The first winter test of the year is underway at Jerez in the south of Spain. There was frenetic activity up and down the pitlane as teams put the finishing touches on their new cars, except at Red Bull Racing where the mechanics stopped for a coffee – make that Red Bull – break.
The team was facing a three-hour delay after some new parts being flown out from the factory were diverted to Seville due to freezing fog at Jerez airport. But no-one seemed stressed about it; Mark Webber joked with his engineers and team’s chief technical officer, Adrian Newey, used the delay to examine something at the rear of the car.
The only guys who complained about the hold-up were the photographers who sat in the freezing cold outside the Red Bull pit garage. They had to wait a bit longer to see the most eagerly anticipated car of 2012.
But good things come to those who wait and when Mark Webber pulled out of the pit garage mid-morning, the snappers were greeted with a revolutionary-looking car. Clearly an evolution of last year’s world championship-winning RB7, the new car features several innovative features that have rival technical directors scratching their heads. What’s the air vent on the top of the nose? How have the designers managed to make the rear of the car so tight?
Webber ended up completing 53 laps on this opening day of action and set the fourth fastest time, ahead of fellow Aussie Daniel Ricciardo, who’s putting the first kilometres on the new Toro Rosso STR7. Unlike Webber, Ricciardo has a trouble-free day and effused about his new team at the end of play.
“It feels great to be back behind the wheel,” said Ricciardo. “The car is working well and by that I mean the front and rear ends are listening to each other. It’s a good base to start from and it feels like a better car than the STR6, which I drove at this test last year.”
Webber and Ricciardo were back in their respective cars on day two of the test, both of them knocking up trouble-free mileage. Webber completed 97 laps and Ricciardo 100, with Webber fastest of the 2012 cars present after setting a time of 1:19.184s. Michael Schumacher was fastest of all in a 2011-spec Mercedes.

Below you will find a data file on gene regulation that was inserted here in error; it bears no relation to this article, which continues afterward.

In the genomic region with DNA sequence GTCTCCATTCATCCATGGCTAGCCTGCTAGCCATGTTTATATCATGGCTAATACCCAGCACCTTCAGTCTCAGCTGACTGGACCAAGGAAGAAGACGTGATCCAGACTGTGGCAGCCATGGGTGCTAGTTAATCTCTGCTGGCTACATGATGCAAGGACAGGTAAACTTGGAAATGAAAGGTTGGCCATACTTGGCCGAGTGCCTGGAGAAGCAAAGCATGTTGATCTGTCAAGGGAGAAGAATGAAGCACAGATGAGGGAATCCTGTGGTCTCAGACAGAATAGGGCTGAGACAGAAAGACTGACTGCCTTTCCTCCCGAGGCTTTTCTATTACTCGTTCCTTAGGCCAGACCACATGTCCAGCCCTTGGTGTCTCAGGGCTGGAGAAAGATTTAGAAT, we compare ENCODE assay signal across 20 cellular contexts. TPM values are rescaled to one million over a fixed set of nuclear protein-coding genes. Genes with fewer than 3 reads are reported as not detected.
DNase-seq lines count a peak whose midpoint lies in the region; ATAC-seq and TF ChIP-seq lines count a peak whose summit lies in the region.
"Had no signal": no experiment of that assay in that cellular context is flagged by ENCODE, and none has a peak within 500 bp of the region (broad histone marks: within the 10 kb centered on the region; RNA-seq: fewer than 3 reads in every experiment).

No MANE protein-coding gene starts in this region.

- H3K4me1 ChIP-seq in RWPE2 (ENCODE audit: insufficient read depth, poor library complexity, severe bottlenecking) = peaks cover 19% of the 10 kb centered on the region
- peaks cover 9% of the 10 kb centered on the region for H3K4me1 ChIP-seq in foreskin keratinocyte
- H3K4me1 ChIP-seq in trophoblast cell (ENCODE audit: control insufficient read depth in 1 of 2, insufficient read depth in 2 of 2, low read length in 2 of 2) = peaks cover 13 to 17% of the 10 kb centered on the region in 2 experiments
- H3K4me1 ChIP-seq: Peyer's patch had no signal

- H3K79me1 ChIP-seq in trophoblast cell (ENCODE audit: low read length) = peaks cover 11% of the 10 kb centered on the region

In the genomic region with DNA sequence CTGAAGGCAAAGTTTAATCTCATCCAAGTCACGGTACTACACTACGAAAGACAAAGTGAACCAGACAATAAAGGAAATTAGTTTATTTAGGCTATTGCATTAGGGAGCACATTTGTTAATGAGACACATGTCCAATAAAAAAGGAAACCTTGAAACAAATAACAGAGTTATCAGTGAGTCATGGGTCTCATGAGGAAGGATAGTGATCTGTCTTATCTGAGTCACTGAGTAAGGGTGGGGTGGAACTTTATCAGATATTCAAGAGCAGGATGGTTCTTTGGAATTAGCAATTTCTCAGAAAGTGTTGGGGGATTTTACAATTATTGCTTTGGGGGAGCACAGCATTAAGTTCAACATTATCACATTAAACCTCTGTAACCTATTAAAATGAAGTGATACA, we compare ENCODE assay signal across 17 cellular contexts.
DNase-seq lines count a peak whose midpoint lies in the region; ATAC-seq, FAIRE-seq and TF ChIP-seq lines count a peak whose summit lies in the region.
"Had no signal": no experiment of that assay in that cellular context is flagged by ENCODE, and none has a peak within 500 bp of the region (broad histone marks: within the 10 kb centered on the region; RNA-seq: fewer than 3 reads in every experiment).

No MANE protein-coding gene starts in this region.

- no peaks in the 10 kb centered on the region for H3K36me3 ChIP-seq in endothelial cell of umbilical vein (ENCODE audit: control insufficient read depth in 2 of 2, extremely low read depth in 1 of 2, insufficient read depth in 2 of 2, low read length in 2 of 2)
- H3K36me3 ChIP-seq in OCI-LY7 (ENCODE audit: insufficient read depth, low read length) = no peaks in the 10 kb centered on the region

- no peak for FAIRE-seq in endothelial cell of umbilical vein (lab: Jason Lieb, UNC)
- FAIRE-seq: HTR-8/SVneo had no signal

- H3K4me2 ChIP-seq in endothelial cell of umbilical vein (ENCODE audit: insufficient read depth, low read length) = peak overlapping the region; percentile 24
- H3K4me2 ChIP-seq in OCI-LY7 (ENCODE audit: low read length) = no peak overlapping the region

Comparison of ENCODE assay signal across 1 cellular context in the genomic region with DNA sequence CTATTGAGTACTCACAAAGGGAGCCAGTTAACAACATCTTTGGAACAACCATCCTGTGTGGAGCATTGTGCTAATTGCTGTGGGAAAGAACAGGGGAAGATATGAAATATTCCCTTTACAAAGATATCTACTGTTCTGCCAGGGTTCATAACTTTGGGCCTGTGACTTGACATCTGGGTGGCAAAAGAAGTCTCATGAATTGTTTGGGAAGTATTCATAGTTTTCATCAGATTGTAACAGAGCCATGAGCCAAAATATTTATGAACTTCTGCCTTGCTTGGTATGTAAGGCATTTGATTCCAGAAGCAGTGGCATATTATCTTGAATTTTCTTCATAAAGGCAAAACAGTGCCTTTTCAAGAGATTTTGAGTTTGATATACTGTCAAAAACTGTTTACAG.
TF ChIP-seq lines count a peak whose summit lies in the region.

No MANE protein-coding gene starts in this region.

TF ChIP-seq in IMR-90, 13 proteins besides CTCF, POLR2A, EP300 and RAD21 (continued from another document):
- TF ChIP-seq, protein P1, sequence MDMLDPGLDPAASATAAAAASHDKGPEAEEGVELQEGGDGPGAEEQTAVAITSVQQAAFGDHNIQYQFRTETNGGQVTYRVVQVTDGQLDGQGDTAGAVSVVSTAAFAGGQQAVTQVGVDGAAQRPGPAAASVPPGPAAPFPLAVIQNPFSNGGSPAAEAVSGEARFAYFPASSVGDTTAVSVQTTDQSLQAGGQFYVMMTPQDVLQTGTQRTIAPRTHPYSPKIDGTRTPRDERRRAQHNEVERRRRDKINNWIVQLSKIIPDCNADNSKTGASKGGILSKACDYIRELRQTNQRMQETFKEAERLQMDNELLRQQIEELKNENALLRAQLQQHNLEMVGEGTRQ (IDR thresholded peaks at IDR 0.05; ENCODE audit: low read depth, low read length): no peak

Such is the level of enthusiasm surrounding these early tests that both Australian drivers stayed to watch their team-mates for the final two days of the test. Webber and Ricciardo were spotted at various corners around the track, observing their own cars and those of their rivals, as was Ferrari driver Felipe Massa.
The weather conditions were at their best for the third day of the test. The ambient temperature hovered around 10 degrees, making it cool enough to maximise engine power while still warm enough to get the tyres up to temperature.
Romain Grosjean maximised the conditions to set the fastest lap of the week – a 1:18.4s. Vettel was second fastest, one second shy of Grosjean. He was most likely carrying a heavier fuel load than the Lotus driver, at least that’s what he told Red Bull boss Dietrich Mateschitz, who flew in to watch his new racing car in action.
And Grosjean’s time was quick: it was 1.4s faster than the best time at the Jerez last winter. But it’s impossible for people outside each team to know what fuel loads rival cars are running, so no-one can say for sure where Grosjean’s time would have stacked up in a qualifying session.
“Who knows?” said Romain afterwards. “We were just concentrating on our own programme.”
The final day of this opening test of the year was Ferrari territory. Fernando Alonso set the fastest time early in the day and was never headed. Vettel’s progress, meanwhile, was hindered by electrical issues, leaving Jean-Eric Vergne second fastest in the Toro Rosso.
With a two-week gap before the next test session, the teams are faced with an intense period of factory-based development. They’ll then lock horns at the Circuit de Catalunya near Barcelona to continue the game of cat and mouse that is winter testing.
“The car was pretty competitive in winter testing last year and it's the same again this year. We feel that we are prepared to do well, but we have to keep improving," said Webber. “We have an idea of what the car can do in terms of time. You are always anxious and nervous about that, but we are a long way from Melbourne and can't get excited about things. The team is massively experienced and we don't get hooked up in winter testing excitement.
“The concept of the car has changed quite a bit from last year, particularly with the [lack of a] blown diffuser. The leading teams had a very good understanding of it last year and now we've hit the reset button and go again."
"It feels great to be back behind the wheel, but it’s too early to talk about the competitiveness of the RB8" said Vettel. "The car feels fine, although there’s still a lot of work to do before we get to the first race. There is quite a big loss in grip because of the change in regulations, but you get used to it fairly quickly.
"So far I think we can be quite happy. We had a couple of issues that stopped us, but that's normal for this time of year.”
Ricciardo said, “It feels great to be back behind the wheel of an F1 car. The new car is working well and by that I mean the front and rear ends are listening to each other. It’s a good base to start from and it feels like a better car than the STR6, which I drove at this test last year. I don’t want to get too locked into this track because we don’t race here; for that reason I look forward to the next test at Barcelona, which is the home of the Spanish Grand Prix.”
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